| Special to The Ledger
Here’s something unusual: A company is going to notify members who are paying for its service – and who haven’t used the service in some time – that they will be dropped from the service.
The company: Netflix, the movie-streaming service. “At Netflix, the last thing we want is people paying for something they’re not using,” a company spokesman recently announced.
So if you are an inactive user – or non-user in this case – you can look for an email from the company if you haven’t used the service in the past year.
“So we’re asking everyone who has not watched anything on Netflix for a year since they joined to confirm they want to keep their membership,” said Eddy Wu, the company’s product innovation director. “And we’ll do the same for anyone who has stopped watching for more than two years.”
If you’re happy with paying out monthly on your credit card while not watching, simply confirm that you still want the service. If not, “we’ll automatically cancel their subscription,” Wu said. “If anyone changes their mind later, it’s really easy to restart Netflix.”
And if that restart happens within 10 months, returning subscribers will find their history of viewing and preferences saved at the point the service was ended.
Netflix isn’t struggling for members. In fact, from January to March, when people started staying home because of the pandemic, the company added nearly 16 million subscribers. That increased total members to more than 180 million.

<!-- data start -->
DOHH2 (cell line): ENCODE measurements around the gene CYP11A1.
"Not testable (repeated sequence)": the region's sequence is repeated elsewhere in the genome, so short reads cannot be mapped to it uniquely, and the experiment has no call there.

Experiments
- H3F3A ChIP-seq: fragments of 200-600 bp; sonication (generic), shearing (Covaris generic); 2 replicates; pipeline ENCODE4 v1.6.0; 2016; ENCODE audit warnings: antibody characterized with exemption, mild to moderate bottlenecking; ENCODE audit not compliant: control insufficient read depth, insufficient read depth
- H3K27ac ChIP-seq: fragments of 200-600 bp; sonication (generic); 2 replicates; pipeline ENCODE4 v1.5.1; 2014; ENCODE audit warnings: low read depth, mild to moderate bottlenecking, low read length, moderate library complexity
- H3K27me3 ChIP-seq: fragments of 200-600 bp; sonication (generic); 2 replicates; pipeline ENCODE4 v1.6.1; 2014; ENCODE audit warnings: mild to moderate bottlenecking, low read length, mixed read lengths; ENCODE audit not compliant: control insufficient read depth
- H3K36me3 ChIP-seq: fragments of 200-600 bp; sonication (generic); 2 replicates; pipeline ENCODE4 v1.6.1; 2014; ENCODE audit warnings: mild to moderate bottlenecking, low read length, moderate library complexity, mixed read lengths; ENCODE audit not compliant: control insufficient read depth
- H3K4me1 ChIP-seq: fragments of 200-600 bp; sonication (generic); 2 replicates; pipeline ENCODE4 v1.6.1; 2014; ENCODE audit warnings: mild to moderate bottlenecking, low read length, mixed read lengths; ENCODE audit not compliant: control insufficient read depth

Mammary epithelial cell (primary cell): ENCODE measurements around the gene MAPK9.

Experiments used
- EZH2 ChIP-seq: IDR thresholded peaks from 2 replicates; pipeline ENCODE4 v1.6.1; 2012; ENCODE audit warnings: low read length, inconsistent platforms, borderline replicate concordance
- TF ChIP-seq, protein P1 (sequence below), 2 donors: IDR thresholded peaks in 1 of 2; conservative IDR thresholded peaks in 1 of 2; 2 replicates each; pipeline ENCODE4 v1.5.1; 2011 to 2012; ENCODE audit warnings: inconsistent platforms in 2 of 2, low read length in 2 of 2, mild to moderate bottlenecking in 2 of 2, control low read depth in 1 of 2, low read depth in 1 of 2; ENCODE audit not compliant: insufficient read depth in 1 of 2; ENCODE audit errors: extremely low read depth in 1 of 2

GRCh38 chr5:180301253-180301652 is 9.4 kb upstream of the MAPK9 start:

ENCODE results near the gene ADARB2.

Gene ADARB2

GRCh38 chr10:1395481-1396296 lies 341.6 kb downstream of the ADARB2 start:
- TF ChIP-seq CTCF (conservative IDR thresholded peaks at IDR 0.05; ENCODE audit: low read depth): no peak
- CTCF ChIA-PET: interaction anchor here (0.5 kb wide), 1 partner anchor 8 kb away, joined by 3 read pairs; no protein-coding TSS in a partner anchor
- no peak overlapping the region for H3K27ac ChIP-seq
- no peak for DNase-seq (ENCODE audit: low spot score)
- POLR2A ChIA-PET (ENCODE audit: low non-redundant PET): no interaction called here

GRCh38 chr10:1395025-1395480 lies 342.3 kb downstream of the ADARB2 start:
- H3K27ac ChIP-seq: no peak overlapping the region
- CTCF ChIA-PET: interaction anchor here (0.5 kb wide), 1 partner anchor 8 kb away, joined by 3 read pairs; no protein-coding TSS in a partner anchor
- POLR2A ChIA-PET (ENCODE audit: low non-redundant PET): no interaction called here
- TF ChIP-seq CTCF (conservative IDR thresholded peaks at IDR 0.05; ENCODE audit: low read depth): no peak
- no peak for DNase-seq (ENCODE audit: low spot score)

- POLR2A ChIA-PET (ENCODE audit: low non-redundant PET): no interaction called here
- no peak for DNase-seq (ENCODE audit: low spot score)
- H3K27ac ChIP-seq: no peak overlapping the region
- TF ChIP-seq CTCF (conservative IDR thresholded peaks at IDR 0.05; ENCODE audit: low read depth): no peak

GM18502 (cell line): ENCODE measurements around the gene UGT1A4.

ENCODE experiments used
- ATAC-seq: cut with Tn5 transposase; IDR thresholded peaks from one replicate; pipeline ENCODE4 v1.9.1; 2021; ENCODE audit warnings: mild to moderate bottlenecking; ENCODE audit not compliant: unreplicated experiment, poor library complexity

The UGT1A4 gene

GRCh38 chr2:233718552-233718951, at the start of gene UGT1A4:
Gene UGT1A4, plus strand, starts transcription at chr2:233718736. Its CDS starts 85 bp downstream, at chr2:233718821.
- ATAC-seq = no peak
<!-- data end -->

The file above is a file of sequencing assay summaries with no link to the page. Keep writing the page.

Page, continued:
The inactive subscribers – also called “zombie accounts” in the industry – amount to only a few hundred thousand accounts, or less than one-half of 1% of the total base.
Netflix said it is doing this mainly to save its customers “their hard-earned cash,” but it is also sending the message to other subscribers that Netflix takes care of its customers.
This is the second time I’ve been amazed by something Netflix has done. A decade or so ago, the company was having some problems with its sorting machines that handled DVD returns. That trouble resulted in a delay in getting new DVDs in exchange for ones returned.
The next month, I received an email saying that my account had been given a credit for the inconvenience – a credit that I never requested.
And decades later, I’m still a loyal subscriber. Don’t you wish (insert your choice of company here) worked like that?
Lonnie Brown can be reached at [email protected]